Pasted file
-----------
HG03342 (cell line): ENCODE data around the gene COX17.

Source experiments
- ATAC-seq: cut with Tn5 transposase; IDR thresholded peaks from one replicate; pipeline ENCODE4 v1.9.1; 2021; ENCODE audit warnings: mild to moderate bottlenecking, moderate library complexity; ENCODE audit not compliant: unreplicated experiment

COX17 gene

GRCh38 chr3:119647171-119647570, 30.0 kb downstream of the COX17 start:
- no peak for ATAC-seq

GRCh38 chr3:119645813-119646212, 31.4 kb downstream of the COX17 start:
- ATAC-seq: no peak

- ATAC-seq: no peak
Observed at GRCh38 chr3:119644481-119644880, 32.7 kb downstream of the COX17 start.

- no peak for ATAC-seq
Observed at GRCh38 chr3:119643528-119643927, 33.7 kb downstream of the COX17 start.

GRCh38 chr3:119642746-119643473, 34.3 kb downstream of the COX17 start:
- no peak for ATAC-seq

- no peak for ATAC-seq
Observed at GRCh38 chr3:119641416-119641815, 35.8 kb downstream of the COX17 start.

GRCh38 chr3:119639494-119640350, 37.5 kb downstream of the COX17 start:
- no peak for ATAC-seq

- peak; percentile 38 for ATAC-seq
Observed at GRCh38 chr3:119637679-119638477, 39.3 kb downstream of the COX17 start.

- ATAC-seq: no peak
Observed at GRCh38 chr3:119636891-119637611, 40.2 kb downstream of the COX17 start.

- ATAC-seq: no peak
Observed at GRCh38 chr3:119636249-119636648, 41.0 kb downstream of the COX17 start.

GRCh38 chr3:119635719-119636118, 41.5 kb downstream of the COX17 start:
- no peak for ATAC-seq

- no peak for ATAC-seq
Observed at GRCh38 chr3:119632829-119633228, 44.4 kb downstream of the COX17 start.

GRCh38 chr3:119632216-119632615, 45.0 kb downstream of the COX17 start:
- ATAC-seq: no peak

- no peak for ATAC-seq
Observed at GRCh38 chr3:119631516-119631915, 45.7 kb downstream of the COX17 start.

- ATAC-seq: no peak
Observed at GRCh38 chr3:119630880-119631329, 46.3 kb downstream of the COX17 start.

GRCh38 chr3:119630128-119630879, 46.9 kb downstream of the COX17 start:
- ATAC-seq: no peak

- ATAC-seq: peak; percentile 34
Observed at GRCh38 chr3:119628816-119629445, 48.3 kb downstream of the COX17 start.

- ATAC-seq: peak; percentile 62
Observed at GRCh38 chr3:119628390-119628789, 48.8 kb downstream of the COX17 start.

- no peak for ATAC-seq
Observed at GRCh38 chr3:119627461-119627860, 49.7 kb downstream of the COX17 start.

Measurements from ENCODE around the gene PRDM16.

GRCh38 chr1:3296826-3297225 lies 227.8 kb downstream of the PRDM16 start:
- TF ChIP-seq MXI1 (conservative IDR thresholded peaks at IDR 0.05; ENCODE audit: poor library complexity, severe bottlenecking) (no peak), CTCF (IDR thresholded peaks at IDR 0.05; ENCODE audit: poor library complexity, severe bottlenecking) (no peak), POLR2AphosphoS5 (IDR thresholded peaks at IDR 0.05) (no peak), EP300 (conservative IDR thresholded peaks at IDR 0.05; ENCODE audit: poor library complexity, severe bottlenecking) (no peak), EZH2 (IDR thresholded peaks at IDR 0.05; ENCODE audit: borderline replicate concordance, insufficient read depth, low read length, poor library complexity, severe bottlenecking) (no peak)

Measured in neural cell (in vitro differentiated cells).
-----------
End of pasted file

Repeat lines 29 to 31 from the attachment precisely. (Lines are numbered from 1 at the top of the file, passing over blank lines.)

GRCh38 chr3:119632216-119632615, 45.0 kb downstream of the COX17 start:
- ATAC-seq: no peak

- no peak for ATAC-seq